Thumbnail Image

Evaluation of the project "Improved Land Tenancy in Sindh Province

Project code: GCP/PAK/137/EC











Annex 1. Trends in the evolving landlord-tenant relationship

Annex 2. Project logical framework and progress reported in January 2022

Annex 3. ILTS activity status and explanations, February 2022

Annex 4. Basic information on ILTS awareness-raising and extension activities

Annex 5. ILTS staffing, original and current

Annex 6. Project considerations for village selection

Annex 7. Project interventions for climate-smart agriculture and productivity enhancement

Annex 8. Evaluation team analysis of the ILTS database on informal landlord-tenant agreements

Management response

Follow-up report


FAO. 2022. Evaluation of the project "Improved Land Tenancy in Sindh Province". Project Evaluation Series, 09/2022. Rome.



Also available in:
No results found.

Related items

Showing items related by metadata.

  • Thumbnail Image
    Project
    Improved Land Tenancy in Sindh Province - GCP/PAK/137/EC 2023
    Also available in:
    No results found.

    Rural poverty in Pakistan is generally characterized by fragmented landholdings, landlessness, low skills, illiteracy, poor access to social and economic services and political disempowerment, a situation perpetuated by stratified social relations. These constraints particularly affect Sindh Province, the poorest and most food insecure province in the country with 53 percent of the population in rural Sindh living below the poverty line and 71 percent of all households suffering from food insecurity. Farm sizes vary considerably across the province, with medium and large farms generally run by tenants (haris). Most harislack clear and legally enforceable tenure rights over the land on which their livelihoods depend, leaving them vulnerable to poverty and exploitation. Arrangements between landlords and tenants (haris) are mainly informal and often result in indebtedness for the latter, leading to bonded labour. The objective of the project was to improve the governance of land (and in particular tenure security) and water in Sindh Province in line with Voluntary Guidelines on the Responsible Governance of Tenure of Land, Fisheries and Forests in the context of National Food Security (VGGT), with a particular focus on female and male smallholder farmers and other disadvantaged populations (haris).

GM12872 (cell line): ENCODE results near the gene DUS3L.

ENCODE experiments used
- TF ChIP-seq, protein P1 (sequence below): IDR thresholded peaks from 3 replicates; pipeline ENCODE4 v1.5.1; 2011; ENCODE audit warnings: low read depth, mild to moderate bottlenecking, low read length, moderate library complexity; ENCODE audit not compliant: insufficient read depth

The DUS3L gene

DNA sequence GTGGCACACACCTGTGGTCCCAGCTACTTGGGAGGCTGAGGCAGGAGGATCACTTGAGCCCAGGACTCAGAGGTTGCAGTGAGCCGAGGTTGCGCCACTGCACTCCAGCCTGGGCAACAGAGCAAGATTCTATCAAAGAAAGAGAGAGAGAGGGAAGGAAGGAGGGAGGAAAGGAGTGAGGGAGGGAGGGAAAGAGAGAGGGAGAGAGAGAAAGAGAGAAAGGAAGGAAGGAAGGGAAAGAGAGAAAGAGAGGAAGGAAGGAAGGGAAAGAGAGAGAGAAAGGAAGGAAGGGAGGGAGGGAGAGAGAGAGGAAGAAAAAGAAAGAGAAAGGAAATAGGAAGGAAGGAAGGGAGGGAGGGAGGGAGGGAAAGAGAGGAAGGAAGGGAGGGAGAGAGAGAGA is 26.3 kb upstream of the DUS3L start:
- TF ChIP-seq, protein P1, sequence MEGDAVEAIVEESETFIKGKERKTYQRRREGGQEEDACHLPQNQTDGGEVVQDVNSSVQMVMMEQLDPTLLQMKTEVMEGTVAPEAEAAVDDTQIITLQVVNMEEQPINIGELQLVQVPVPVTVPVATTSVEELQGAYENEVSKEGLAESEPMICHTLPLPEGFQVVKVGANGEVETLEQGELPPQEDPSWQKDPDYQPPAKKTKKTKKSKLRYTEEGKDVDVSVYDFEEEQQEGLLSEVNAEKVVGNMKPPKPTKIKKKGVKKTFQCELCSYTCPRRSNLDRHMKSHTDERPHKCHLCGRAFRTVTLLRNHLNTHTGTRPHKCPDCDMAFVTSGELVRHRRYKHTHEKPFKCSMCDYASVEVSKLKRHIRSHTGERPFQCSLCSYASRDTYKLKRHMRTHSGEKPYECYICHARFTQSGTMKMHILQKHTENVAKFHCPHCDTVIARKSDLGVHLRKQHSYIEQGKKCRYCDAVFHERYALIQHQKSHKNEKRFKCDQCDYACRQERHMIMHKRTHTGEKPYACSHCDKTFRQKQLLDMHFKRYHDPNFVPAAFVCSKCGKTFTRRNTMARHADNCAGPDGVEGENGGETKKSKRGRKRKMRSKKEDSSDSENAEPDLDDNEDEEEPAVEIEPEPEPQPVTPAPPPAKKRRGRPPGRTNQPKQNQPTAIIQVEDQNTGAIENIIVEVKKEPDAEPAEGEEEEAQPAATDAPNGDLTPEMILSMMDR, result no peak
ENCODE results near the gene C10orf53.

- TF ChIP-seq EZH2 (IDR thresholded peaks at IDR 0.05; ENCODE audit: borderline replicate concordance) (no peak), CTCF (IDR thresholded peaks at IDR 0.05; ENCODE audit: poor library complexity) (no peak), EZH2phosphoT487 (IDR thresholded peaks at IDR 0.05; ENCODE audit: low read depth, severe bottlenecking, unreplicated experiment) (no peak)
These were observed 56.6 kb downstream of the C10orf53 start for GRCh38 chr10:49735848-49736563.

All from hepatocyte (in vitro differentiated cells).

• Thumbnail Image
    Project
    Support to Strengthen Governance of Tenure through the Implementation of the Voluntary Guidelines on the Responsible Governance of Tenure Of Land, Fisheries and Forests in Tanzania - TCP/URT/3702 2021
    Also available in:
    No results found.

    Land has played a critical role in the development of the United Republic of Tanzania, with the roots of land tenure frameworks, issues and conflicts dating back hundreds of years Current land laws in the country are seen as progressive policies and legislation recognize the equal rights to land of men and women, including unregistered rights under customary laws, and any transfer of rights requires the consent of local people In practice, however, land tenure rights are disputed among village, district and national administrative authorities, and conflicts over land are common, widespread and sometimes violent Policy deficiencies and contradictions, weak policy and institutional frameworks, and poor governance have together resulted in tenure insecurity The country has recently updated its National Land Policy 1995 and made significant investments in land programmes In recognition of FAO’s role as a neutral partner and of its broad expertise in land tenure and the Voluntary Guidelines on the Responsible Governance of Tenure of Land, Fisheries and Forests in the Context of National Food Security ( in particular, the Government of the United Republic of Tanzania requested FAO to provide support to the process of implementing the new National Land Policy The VGGT set out principles and internationally accepted standards for responsible practices They are a framework that actors can use when developing their own strategies, policies, legislation and programmes They allow government authorities, the private sector, civil society and citizens to judge whether their proposed actions and the actions of others constitute acceptable practices In November 2017 in collaboration with MLHHSD, FAO held a technical workshop on the implementation of the VGGT in the country, at which the Government ensured its support to FAO Areas defined as important were the regularization of customary land, the resolution of land conflicts, including through Alternative Dispute Resolution ( methods, land use planning and land based investments.
  • Thumbnail Image
    Booklet
    Best practices, challenges and emerging issues on improving responsible governance of tenure
    Lessons learned from the European Union Land Governance Programme – Final report
    2021
    Also available in:

    This report on lessons learnt, best practices, challenges, and emerging issues on improving responsible governance tenure using the Voluntary Guidelines on the Responsible Governance of Tenure of Land, Fisheries and Forests in the Context of National Food Security (VGGT) and the African Union’s Framework and Guidelines on Land Policy in Africa (F&G), related to the European Union Land Governance Programme is based on in-country project progress reports and minutes of transversal capitalization meetings carried out throughout the project phases.

Users also downloaded

Showing related downloaded files

No results found.